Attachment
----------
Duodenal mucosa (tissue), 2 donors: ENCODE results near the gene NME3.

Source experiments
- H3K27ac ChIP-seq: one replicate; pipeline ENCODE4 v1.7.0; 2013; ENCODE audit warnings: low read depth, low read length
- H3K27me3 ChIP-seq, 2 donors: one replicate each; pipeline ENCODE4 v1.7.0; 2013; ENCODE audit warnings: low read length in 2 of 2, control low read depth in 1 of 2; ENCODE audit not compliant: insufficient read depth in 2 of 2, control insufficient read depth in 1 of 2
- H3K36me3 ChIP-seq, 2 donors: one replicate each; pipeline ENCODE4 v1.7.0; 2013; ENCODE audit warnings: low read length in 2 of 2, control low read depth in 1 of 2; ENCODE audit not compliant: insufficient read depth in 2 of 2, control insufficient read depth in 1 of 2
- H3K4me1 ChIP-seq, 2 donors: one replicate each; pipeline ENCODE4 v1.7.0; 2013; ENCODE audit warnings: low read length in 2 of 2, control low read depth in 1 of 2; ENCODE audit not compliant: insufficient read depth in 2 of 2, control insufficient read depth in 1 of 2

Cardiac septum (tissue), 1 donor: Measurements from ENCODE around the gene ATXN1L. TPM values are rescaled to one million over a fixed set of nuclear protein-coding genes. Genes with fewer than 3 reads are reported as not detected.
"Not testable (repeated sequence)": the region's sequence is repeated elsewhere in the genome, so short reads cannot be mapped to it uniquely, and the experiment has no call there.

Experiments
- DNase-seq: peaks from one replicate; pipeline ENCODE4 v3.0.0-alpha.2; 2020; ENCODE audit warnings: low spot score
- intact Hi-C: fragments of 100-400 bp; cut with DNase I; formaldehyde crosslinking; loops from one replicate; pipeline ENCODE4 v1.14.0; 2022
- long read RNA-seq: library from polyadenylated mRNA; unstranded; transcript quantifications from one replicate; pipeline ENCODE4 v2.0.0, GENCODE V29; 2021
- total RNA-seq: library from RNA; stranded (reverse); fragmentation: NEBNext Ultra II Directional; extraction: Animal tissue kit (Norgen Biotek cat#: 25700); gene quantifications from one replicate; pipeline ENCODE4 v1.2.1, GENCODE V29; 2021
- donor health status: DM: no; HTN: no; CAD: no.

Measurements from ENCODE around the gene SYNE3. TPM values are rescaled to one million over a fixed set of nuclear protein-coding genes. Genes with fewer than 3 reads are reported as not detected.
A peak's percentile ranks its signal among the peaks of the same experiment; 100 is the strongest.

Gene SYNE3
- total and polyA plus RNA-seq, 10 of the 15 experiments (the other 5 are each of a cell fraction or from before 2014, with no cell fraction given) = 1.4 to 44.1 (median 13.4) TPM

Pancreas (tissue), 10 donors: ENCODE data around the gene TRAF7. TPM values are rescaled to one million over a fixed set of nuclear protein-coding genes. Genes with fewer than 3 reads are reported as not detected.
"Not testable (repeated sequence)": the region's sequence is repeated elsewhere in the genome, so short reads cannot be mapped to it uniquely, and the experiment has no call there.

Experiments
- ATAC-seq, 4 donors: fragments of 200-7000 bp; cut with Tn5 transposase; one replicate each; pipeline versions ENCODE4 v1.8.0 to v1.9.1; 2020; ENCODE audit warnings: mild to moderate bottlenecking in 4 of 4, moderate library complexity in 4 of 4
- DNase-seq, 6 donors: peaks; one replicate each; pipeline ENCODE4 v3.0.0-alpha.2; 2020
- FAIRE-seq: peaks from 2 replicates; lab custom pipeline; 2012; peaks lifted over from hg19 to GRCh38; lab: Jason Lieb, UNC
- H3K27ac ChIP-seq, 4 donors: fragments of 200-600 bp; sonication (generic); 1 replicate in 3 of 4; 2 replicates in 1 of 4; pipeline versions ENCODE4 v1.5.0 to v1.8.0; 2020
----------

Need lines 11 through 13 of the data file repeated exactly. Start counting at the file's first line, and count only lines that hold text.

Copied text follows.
- intact Hi-C: fragments of 100-400 bp; cut with DNase I; formaldehyde crosslinking; loops from one replicate; pipeline ENCODE4 v1.14.0; 2022
- long read RNA-seq: library from polyadenylated mRNA; unstranded; transcript quantifications from one replicate; pipeline ENCODE4 v2.0.0, GENCODE V29; 2021
- total RNA-seq: library from RNA; stranded (reverse); fragmentation: NEBNext Ultra II Directional; extraction: Animal tissue kit (Norgen Biotek cat#: 25700); gene quantifications from one replicate; pipeline ENCODE4 v1.2.1, GENCODE V29; 2021